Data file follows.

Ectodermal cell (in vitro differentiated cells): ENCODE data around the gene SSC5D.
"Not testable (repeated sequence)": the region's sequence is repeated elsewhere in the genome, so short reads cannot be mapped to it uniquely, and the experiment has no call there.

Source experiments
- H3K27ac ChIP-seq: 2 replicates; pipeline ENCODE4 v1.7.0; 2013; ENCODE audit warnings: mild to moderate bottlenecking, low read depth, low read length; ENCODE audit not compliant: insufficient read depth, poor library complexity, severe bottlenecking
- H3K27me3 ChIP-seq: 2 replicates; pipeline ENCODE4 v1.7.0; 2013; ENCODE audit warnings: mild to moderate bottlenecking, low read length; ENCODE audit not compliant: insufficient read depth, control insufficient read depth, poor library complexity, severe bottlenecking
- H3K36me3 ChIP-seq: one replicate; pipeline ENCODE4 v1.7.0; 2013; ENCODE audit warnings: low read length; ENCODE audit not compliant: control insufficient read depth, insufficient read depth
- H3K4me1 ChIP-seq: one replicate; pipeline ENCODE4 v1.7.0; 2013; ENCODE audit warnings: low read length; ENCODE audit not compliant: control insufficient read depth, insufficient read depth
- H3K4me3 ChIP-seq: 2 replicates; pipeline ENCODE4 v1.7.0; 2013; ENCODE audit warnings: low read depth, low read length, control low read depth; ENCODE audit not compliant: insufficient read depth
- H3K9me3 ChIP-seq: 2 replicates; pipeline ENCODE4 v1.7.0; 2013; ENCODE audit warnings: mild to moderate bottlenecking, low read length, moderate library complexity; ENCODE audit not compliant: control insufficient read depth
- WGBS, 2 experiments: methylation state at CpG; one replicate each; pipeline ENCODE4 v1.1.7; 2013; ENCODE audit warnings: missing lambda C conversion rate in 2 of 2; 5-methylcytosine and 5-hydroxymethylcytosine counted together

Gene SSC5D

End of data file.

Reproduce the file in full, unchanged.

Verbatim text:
Ectodermal cell (in vitro differentiated cells): ENCODE data around the gene SSC5D.
"Not testable (repeated sequence)": the region's sequence is repeated elsewhere in the genome, so short reads cannot be mapped to it uniquely, and the experiment has no call there.

Source experiments
- H3K27ac ChIP-seq: 2 replicates; pipeline ENCODE4 v1.7.0; 2013; ENCODE audit warnings: mild to moderate bottlenecking, low read depth, low read length; ENCODE audit not compliant: insufficient read depth, poor library complexity, severe bottlenecking
- H3K27me3 ChIP-seq: 2 replicates; pipeline ENCODE4 v1.7.0; 2013; ENCODE audit warnings: mild to moderate bottlenecking, low read length; ENCODE audit not compliant: insufficient read depth, control insufficient read depth, poor library complexity, severe bottlenecking
- H3K36me3 ChIP-seq: one replicate; pipeline ENCODE4 v1.7.0; 2013; ENCODE audit warnings: low read length; ENCODE audit not compliant: control insufficient read depth, insufficient read depth
- H3K4me1 ChIP-seq: one replicate; pipeline ENCODE4 v1.7.0; 2013; ENCODE audit warnings: low read length; ENCODE audit not compliant: control insufficient read depth, insufficient read depth
- H3K4me3 ChIP-seq: 2 replicates; pipeline ENCODE4 v1.7.0; 2013; ENCODE audit warnings: low read depth, low read length, control low read depth; ENCODE audit not compliant: insufficient read depth
- H3K9me3 ChIP-seq: 2 replicates; pipeline ENCODE4 v1.7.0; 2013; ENCODE audit warnings: mild to moderate bottlenecking, low read length, moderate library complexity; ENCODE audit not compliant: control insufficient read depth
- WGBS, 2 experiments: methylation state at CpG; one replicate each; pipeline ENCODE4 v1.1.7; 2013; ENCODE audit warnings: missing lambda C conversion rate in 2 of 2; 5-methylcytosine and 5-hydroxymethylcytosine counted together

Gene SSC5D